Things kept progressing from there, building up my design portfolio with a few other brands in the industry. This was all until a couple of years ago when Everybody Skates started to take off. Footwear design remains close to my heart but has had to take more of a backseat these days.

Weren’t you doing fine art portrait stuff of pros prior to Everybody Skates? Was Everybody Skates a side project at first that required a priority shift after it started to catch on?

You noticed that, huh? Yeah, I had to reprioritize there.

I actually launched both projects at the same time but you’re right, my main focus was originally the portrait stuff. A lot of people thought they were paintings but I actually made them on Illustrator and would then sell them as prints and canvases with the pro’s permission. The idea was to someday evolve them into more like a baseball card/sticker format.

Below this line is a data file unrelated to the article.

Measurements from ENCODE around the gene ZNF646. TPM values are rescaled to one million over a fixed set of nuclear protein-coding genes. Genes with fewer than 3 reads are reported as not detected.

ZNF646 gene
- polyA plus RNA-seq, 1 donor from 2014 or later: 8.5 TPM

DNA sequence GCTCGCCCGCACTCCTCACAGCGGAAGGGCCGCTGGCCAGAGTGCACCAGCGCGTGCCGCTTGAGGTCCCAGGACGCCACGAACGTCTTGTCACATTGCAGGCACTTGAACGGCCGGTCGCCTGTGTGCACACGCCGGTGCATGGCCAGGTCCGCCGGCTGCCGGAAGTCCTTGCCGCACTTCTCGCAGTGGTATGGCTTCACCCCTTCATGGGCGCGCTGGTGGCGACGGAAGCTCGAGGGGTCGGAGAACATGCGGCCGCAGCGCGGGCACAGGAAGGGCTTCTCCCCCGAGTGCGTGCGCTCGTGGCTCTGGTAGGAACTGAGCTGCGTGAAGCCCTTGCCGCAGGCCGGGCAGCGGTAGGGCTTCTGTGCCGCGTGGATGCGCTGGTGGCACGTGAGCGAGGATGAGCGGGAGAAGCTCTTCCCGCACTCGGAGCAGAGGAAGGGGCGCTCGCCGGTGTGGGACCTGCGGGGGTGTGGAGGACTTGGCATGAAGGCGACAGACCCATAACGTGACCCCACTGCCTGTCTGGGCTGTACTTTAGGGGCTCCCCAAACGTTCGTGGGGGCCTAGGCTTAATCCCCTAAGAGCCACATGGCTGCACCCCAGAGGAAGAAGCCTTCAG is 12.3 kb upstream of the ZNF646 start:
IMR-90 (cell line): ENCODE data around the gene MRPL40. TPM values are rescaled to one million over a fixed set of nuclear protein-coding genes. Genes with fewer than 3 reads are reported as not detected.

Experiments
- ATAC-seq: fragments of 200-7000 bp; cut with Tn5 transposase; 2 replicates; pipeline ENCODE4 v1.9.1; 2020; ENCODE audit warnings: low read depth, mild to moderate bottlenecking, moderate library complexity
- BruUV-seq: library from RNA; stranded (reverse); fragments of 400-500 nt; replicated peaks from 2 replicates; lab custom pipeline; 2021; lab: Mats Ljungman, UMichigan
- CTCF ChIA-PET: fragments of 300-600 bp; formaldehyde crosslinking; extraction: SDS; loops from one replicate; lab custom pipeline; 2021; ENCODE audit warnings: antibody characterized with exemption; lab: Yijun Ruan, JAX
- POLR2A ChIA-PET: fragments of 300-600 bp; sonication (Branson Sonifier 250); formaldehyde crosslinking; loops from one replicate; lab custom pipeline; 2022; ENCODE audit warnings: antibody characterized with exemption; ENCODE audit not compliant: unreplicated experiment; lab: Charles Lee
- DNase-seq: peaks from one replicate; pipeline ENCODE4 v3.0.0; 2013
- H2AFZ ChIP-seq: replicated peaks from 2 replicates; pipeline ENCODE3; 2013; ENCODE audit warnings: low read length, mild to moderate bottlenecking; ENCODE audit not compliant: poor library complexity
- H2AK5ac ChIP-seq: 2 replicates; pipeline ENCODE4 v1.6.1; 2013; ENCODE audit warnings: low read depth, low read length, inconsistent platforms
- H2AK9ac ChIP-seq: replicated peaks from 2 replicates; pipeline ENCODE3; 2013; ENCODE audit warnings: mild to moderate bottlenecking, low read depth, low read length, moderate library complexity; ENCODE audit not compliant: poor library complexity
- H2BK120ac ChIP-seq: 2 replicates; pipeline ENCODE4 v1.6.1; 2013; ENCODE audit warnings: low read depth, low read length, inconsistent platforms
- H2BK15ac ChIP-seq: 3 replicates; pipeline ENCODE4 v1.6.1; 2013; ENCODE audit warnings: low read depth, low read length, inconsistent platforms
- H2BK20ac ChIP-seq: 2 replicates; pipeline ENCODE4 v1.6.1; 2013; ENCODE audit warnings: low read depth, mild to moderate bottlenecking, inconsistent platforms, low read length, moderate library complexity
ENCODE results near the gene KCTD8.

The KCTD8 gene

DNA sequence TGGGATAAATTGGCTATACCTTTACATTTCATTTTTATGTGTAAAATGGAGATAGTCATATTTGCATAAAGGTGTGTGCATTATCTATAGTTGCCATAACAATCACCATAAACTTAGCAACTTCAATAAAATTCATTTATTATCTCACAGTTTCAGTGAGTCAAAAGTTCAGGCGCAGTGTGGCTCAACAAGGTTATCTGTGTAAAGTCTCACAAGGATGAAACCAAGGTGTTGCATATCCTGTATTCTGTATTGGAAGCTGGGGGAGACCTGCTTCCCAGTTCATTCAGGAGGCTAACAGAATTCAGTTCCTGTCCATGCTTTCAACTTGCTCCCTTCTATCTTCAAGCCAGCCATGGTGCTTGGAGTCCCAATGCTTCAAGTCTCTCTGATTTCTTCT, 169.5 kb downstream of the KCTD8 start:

The thing is that I kept getting more and more positive feedback on the Everybody Skates images. I wasn’t even looking to start a brand with that stuff, I was more or less just amusing myself on social media. In the beginning, it was basically the images I’d text back and forth with my friends… calling Vinny Ponte a fat bastard, stuff like that. Combining images from pop culture with skateboarding. But I’d post this stuff and every other comment seemed like people asking for shirts.

My problem is that I was stuck in my ways. After designing footwear for 17 years, making t-shirts didn’t seemed like much… another t-shirt brand, big whoop.

Eventually I gave it a go, figuring I’d make a quick run to supply this demand and be done with it. I didn’t realize that in doing so, I was actually creating a bigger buzz. Next thing I know, Supreme is calling to stock my shirts. Basically every retail store wants to be like Supreme, so once I got in there, I had all of these other shops calling, too. It got to the point where I would’ve been a fool to not take it more seriously.